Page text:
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A Boy and His Atom
Nine years ago, back in 02013, IBM made a 1-minute short film about a boy and his pet. It was done by moving around individual carbon dioxide molecules.
It is recognized as the world's smallest stop motion film, but the goal for IBM was to store more data in a smaller space.
Nine years is a LONG time in the computer world, so what's happened? The best explanation we found was from Nanotechnology, Nanoparticles and Nanoscience: A New Approach in Chemistry and Life Sciences by Dan Tshiswaka and Dan Zhejiang.
"This century will probably not reach mass production of nano-robots functional with these tools, for many reasons. First, atomic manipulation only gives access to one object at a time and requires a lot of time and effort. Then, the objects are manufactured in conditions far from the ambient conditions (low temperature and low pressure) to avoid any interference with the environment and are often not stable outside their place of manufacture. It is, therefore, more of a proof of concept—very elegant—than a technological solution."
So, yes we can do cool stuff at the nanotechnological level in the lab, but on the device in your pocket? Ha, good luck!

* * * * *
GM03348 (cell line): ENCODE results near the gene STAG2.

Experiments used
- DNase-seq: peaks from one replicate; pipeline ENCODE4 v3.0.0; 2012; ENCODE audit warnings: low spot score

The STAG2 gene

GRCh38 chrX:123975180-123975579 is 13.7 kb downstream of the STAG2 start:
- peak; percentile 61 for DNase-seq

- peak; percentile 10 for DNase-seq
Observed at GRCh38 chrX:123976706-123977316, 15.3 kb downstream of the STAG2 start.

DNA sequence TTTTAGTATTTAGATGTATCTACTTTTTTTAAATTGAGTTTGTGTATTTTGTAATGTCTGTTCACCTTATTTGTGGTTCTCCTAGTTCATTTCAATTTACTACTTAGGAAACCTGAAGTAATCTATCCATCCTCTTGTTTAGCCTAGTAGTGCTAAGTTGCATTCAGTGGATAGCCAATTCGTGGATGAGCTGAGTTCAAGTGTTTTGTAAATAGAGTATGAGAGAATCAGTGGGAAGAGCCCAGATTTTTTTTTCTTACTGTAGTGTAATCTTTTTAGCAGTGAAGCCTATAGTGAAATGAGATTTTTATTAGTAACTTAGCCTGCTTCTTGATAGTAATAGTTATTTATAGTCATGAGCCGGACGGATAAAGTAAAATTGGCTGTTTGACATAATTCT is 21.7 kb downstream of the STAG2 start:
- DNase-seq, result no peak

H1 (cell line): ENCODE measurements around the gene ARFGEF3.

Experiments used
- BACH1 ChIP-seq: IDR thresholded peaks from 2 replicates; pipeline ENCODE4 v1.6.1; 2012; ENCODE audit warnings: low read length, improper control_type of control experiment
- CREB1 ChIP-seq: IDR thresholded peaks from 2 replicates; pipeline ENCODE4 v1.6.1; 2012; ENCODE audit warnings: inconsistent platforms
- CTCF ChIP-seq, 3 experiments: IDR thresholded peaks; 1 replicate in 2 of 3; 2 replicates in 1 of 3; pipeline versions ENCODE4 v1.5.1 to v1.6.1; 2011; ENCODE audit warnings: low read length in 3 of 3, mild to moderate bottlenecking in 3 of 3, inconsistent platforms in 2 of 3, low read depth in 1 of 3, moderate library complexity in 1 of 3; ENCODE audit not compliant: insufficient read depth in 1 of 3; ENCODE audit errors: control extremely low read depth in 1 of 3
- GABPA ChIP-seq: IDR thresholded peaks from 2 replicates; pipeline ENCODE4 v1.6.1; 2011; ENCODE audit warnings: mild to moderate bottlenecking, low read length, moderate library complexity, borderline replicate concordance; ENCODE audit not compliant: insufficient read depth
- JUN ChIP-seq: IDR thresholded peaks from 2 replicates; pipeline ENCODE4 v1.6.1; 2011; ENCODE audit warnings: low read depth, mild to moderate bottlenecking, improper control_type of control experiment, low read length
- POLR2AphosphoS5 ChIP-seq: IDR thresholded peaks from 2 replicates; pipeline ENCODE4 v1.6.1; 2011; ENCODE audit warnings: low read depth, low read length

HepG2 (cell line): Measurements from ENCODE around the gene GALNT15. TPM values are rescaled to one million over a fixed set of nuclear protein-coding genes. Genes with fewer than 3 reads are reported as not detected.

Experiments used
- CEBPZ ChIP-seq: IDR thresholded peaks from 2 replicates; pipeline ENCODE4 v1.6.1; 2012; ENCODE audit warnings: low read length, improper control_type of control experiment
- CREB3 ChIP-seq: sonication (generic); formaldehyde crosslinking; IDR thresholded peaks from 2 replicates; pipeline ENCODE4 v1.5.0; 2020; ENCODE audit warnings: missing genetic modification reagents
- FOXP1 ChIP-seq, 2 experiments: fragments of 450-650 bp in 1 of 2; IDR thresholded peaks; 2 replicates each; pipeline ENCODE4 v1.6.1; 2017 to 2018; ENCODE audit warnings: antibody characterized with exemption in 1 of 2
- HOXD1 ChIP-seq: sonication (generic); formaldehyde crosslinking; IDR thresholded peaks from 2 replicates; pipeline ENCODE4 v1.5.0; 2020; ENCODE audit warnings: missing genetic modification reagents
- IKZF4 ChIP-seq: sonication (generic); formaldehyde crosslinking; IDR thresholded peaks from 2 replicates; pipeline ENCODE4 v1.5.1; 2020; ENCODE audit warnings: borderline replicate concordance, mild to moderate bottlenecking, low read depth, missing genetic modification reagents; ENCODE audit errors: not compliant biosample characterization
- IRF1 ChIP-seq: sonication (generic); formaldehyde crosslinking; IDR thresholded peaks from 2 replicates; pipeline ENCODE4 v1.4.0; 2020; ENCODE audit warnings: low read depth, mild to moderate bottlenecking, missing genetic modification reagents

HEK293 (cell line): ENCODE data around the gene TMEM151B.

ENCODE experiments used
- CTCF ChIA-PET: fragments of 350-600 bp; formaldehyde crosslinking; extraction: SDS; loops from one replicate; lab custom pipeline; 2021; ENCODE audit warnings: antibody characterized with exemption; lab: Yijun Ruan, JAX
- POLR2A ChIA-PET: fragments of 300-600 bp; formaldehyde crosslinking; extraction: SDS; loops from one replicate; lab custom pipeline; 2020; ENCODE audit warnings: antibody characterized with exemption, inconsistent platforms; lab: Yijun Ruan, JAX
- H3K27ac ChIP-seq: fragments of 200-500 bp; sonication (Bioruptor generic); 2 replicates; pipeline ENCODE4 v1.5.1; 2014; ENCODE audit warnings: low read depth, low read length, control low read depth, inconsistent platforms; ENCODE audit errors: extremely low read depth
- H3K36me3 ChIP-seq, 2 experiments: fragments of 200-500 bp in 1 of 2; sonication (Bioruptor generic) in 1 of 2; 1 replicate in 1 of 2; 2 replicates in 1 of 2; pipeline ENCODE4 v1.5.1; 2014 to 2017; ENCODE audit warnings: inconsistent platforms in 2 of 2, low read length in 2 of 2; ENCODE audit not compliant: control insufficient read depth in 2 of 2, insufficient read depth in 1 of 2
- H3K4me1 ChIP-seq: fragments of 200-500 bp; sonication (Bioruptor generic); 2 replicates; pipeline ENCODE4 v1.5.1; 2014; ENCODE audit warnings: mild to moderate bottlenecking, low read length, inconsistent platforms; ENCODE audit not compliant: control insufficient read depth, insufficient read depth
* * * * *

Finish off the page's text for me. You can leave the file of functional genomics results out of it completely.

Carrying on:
Small can still have a big bite
In high school, we had to read a book called "The Mouse that Roared" by Leonard Wibberley. It was written in 01955 as a satire of the Cold War.
In 01959, it was turned into a movie starring Peter Sellers in one of his early roles.
The Mouse That Roared Trailer
The premise is that a tiny nation gets a nuclear bomb, therefore deterring anyone from invading and immediately catapulting it to a world power.
It was a funny, improbable situation in the 01950s, maybe less so now.
The Peel P50 was a 3-wheeled microcar from the Isle of Man, produced from 01962 to 01965.
Designed as a city car, it had enough room for "one adult and a shopping bag." The car only had one door and no reverse gear. It held the Guinness World Record for the smallest production car ever made.
In 02011, faithful reproductions have been released. Now you don't have to spend $200,000 at an auction to own one yourself.
The history of mini motorcycles is fascinating. The first tiny bike was for a kids' theme park in Japan in 01961. After refinements, it was mass-produced by Honda as the Z50 (Z-series).
It was only became street-legal in the US in 01988 when it met the correct saftey standards. In 02019 it finally got an update. What's amazing about these tiny bikes is the gas milage!
A new 02019 Honda Monkey gets 125MPG, as compared to the pitiful 15MPG for a 02021 Land Rover. That's nearly a 10x difference!
Emojis to Scale
Browse all the emojis from smallest to largest in the correct scale.